Stories abound about so-called primitive tribes who would shun photographers in the belief that cameras can capture the spirit of the photographers’ subjects. As with many such stories, it is of dubious veracity: but if such tribes ever did exist I have a degree of sympathy with their beliefs. Nothing comes close to capturing the very essence of a person like a photograph. That was true of the 1930s – when this photograph of my father, Albert, was taken – and it is still true in this modern age of the digital selfie (although the spirit exposed by some filter-bleached offerings might not be what the subject intended).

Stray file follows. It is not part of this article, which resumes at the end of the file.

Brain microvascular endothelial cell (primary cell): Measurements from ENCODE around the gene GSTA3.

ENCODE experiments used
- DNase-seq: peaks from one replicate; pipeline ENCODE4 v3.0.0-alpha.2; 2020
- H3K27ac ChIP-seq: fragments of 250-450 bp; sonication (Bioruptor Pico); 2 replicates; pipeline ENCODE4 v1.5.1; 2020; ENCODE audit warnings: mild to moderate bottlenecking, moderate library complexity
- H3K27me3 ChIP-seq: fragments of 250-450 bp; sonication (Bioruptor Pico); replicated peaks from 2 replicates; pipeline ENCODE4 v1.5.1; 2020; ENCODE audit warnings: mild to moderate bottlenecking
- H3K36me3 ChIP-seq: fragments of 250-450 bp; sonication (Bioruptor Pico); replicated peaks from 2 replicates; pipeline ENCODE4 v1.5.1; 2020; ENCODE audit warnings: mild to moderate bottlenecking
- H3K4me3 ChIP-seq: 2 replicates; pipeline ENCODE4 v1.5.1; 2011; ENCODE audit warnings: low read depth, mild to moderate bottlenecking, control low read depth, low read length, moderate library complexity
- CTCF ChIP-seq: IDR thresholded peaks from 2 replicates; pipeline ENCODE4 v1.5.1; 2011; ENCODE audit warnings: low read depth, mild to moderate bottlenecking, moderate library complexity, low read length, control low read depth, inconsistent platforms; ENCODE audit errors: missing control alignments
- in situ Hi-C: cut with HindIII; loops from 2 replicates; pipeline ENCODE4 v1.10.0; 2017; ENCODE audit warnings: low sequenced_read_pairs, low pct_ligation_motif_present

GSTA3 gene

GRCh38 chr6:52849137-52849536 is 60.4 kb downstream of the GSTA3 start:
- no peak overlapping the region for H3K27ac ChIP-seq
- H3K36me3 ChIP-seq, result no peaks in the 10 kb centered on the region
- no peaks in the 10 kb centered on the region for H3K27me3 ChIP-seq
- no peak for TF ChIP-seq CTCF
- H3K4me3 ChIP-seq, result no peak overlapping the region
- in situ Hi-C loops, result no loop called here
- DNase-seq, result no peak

When I look at this photograph of my father on a seaside beach (the chances are it will have been Cleethorpes), I see him … and then I see my brother, and then myself, and then my son, and even – if I squint a little – my grandson. What that box camera of eighty years ago did was to capture, not the soul or the spirit, but a decent chunk of DNA.